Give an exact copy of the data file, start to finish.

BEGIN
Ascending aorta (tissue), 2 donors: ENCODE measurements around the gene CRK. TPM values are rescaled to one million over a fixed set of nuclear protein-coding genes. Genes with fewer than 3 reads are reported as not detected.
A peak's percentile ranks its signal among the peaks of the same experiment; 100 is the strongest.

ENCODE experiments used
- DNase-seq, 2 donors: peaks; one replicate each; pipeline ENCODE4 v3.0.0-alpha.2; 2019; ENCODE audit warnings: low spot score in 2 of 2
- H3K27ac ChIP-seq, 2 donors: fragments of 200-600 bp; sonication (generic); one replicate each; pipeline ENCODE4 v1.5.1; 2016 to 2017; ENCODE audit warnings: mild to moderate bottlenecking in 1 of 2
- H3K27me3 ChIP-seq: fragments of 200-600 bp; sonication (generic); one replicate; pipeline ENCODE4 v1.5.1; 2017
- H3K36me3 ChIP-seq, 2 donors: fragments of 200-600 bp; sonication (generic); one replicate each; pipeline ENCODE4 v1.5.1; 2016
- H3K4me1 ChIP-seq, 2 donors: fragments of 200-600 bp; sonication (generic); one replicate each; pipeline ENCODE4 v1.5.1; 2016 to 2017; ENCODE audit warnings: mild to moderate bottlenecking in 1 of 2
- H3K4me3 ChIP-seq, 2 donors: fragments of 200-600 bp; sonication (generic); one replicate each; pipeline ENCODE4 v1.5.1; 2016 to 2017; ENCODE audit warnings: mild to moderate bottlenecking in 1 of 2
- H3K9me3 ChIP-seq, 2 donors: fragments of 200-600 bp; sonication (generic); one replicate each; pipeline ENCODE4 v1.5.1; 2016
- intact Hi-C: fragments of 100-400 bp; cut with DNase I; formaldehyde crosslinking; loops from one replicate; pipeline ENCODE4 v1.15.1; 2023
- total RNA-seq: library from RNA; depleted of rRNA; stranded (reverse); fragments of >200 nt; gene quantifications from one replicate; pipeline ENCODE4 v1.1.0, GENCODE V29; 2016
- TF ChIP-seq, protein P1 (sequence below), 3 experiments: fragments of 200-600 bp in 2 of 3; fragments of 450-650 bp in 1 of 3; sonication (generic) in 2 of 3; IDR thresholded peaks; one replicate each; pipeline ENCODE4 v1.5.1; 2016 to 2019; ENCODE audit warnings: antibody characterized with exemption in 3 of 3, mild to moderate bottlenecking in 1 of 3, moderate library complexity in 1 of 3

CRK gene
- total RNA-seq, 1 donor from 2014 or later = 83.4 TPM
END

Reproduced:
Ascending aorta (tissue), 2 donors: ENCODE measurements around the gene CRK. TPM values are rescaled to one million over a fixed set of nuclear protein-coding genes. Genes with fewer than 3 reads are reported as not detected.
A peak's percentile ranks its signal among the peaks of the same experiment; 100 is the strongest.

ENCODE experiments used
- DNase-seq, 2 donors: peaks; one replicate each; pipeline ENCODE4 v3.0.0-alpha.2; 2019; ENCODE audit warnings: low spot score in 2 of 2
- H3K27ac ChIP-seq, 2 donors: fragments of 200-600 bp; sonication (generic); one replicate each; pipeline ENCODE4 v1.5.1; 2016 to 2017; ENCODE audit warnings: mild to moderate bottlenecking in 1 of 2
- H3K27me3 ChIP-seq: fragments of 200-600 bp; sonication (generic); one replicate; pipeline ENCODE4 v1.5.1; 2017
- H3K36me3 ChIP-seq, 2 donors: fragments of 200-600 bp; sonication (generic); one replicate each; pipeline ENCODE4 v1.5.1; 2016
- H3K4me1 ChIP-seq, 2 donors: fragments of 200-600 bp; sonication (generic); one replicate each; pipeline ENCODE4 v1.5.1; 2016 to 2017; ENCODE audit warnings: mild to moderate bottlenecking in 1 of 2
- H3K4me3 ChIP-seq, 2 donors: fragments of 200-600 bp; sonication (generic); one replicate each; pipeline ENCODE4 v1.5.1; 2016 to 2017; ENCODE audit warnings: mild to moderate bottlenecking in 1 of 2
- H3K9me3 ChIP-seq, 2 donors: fragments of 200-600 bp; sonication (generic); one replicate each; pipeline ENCODE4 v1.5.1; 2016
- intact Hi-C: fragments of 100-400 bp; cut with DNase I; formaldehyde crosslinking; loops from one replicate; pipeline ENCODE4 v1.15.1; 2023
- total RNA-seq: library from RNA; depleted of rRNA; stranded (reverse); fragments of >200 nt; gene quantifications from one replicate; pipeline ENCODE4 v1.1.0, GENCODE V29; 2016
- TF ChIP-seq, protein P1 (sequence below), 3 experiments: fragments of 200-600 bp in 2 of 3; fragments of 450-650 bp in 1 of 3; sonication (generic) in 2 of 3; IDR thresholded peaks; one replicate each; pipeline ENCODE4 v1.5.1; 2016 to 2019; ENCODE audit warnings: antibody characterized with exemption in 3 of 3, mild to moderate bottlenecking in 1 of 3, moderate library complexity in 1 of 3

CRK gene
- total RNA-seq, 1 donor from 2014 or later = 83.4 TPM